“I’m a citizen of the world” is a laughable cliché. Yet when a friend used it in all seriousness the other day I wasn’t able to respond with anything but a nod of agreement. She’s a German-born Iranian whose family lives in Zurich and she told me that at a bar atop a tall building in London, where we both live. Then she said she felt Germany was her home but almost in the same breath mentioned a possible work assignment in Australia in the coming months.
Fitting in != being similar
London is like that. I used to stand out with my Bulgarian passport and tenure in Argentina and the United States, and here that’s the norm. But I’m starting to think that the reasons are not simply geo-economic but rather generational. Few of my peers are living close to where they were born, few speak one language only and still fewer are planning as their next step “settling down” in the place they are from or even the one where they are currently residing.
Granted, I’m only looking at one fairly uniform group: educated ambitious young people who are either completing a higher level of education, working in white-collar jobs or trying to make it in a creative industry. But within this group, the variation is big. My Bulgarian high school friends are scattered around Europe and the United States, with highest concentration in London. The people I’ve met here come from all parts and mull over places as distinct and distant as Sydney and Istanbul as their next ports of call. And among my college friends in the US few live in the states where they were born. East Coasters chase after the tech promise out West and West Coasters follow creative dreams in New York, Austin and New Orleans. Hong Kong and Singapore are a draw to a certain kind of person – I can think of a couple of friends who went for a year and don’t seem to be coming back any time soon.
My company’s London office employs people from twenty nationalities. My teammates and I used to joke that we’d only hire a candidate from a nationality not already represented and only if they had spent some time in an additional country as well. We didn’t actually use this formula to select candidates, but we might as well have. Before I moved to product management, I was sitting around a desk island with colleagues from France, Portugal, the Philippines and the UK who had studied abroad or lived in Hong Kong, Australia, Spain and India, respectively. I fit right in.
World, catch up
It seems like our generation sees cross-border movement for education, career advancement and personal development as standard parts of young adulthood. And while one could say that some of us transplant-adventurers are here for better study and work opportunities than our own countries can give us – I admit I am – others are here because while they were going through life in Germany, Sweden, Norway or any other country with decent education, standard of living and perspectives for young people, an exciting opportunity arose and they saw no reason not to take it.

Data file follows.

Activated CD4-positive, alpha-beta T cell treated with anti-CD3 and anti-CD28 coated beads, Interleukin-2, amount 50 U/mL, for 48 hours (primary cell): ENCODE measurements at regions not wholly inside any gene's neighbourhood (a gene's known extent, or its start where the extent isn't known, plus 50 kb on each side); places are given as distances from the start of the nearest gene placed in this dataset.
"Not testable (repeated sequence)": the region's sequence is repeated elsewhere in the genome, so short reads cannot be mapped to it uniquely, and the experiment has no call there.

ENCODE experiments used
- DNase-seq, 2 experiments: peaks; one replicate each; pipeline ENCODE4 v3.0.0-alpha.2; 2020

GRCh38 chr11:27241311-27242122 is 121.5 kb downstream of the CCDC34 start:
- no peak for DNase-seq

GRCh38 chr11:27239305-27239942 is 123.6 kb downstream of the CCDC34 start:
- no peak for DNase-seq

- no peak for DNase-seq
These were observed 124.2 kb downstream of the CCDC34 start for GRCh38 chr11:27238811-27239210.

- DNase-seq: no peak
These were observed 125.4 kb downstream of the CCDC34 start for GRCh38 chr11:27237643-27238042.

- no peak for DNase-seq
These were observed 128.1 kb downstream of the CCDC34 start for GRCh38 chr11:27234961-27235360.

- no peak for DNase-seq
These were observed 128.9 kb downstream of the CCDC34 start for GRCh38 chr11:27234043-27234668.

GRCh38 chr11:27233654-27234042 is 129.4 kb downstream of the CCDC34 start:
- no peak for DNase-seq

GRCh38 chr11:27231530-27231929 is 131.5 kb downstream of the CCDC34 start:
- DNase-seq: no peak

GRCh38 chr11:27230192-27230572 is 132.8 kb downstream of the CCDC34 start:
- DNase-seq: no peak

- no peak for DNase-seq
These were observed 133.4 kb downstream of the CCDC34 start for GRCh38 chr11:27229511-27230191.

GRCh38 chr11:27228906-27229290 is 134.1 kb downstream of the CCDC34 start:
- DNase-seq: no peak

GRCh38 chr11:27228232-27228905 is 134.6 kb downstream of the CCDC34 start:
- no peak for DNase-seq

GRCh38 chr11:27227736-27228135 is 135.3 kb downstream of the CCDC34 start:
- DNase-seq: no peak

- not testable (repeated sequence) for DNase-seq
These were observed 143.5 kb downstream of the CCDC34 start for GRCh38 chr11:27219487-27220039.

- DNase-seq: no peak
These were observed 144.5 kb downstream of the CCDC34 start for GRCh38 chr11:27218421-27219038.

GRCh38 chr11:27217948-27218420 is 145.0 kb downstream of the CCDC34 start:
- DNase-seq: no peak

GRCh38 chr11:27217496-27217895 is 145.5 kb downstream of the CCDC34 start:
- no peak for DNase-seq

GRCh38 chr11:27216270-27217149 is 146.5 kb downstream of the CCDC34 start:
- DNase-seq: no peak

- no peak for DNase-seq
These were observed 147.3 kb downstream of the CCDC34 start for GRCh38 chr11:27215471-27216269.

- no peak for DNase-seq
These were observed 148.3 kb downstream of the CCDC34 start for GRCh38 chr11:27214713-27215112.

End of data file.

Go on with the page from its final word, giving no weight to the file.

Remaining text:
Unfortunately and very ostensibly, governments haven’t caught up much to this trend. Immigration laws are stricter than ever and if recent neo-nationalist trends in Europe are an indication it will only get harder to view the world as your oyster. It feels nice to be part of a union and travel with an ID card only, so nice I almost forgot I was once treated with disturbing suspicion at LAX and DFW and SFO. But reminders abound. My heart breaks a little bit every time a good Russian or Canadian resume pops up. And only recently at an airport in Oslo a less-than-knowledgeable man stopped me at the gate and asked for a visa to enter the UK. “I don’t need one. European Union,” I responded with what I hoped was confidence but inside I was terrified I had missed something. Click click click, and he let me through.
So, where is home?
At most parties I’ve been to since I started going to real parties, at some point someone has asked, “So, where is home?” It’s a question I have issues with. In a way the place you name when you respond to that question has become both irrelevant and excessively personal for an opening conversation with a stranger.
People ask questions to learn something about each other and find common ground. Where you were born twenty six years ago seems much less relevant to that objective than how long you’ve been in this particular place, how long you’re planning to stay, what you did on any given day of the last week and what gets you out of bed in the morning. Of course, learning about where someone was born can help you understand their culture, upbringing and deeply rooted fears and convictions, but isn’t that a bit personal to start with?
It’s also an antiquated question. The meaning of home has changed and most likely varies based on experience and morphs over time. Since the beginning of college home for me has been oddly split between the place where my bed is and the place where my family is. As my sisters grow and in their turn move to find new opportunities, fewer members of my family remain there. If my parents decide to spend their retirement years in a different country, or even a different city of Bulgaria, would that become home then?
Sometimes I think that home is the place you go when all else fails. Until recently the only people I heard about who were “moving home” were the people whose immigration visas ran out. I was one of them after two years of post-graduation work in San Francisco. I spent six weeks at home where I felt sheltered and was able to re-focus and re-gain the confidence I needed to jump at the next opportunity.
But home is also where you feel free, relaxed and in control, and that might be a place as crazy and overwhelming as London, at least for a while.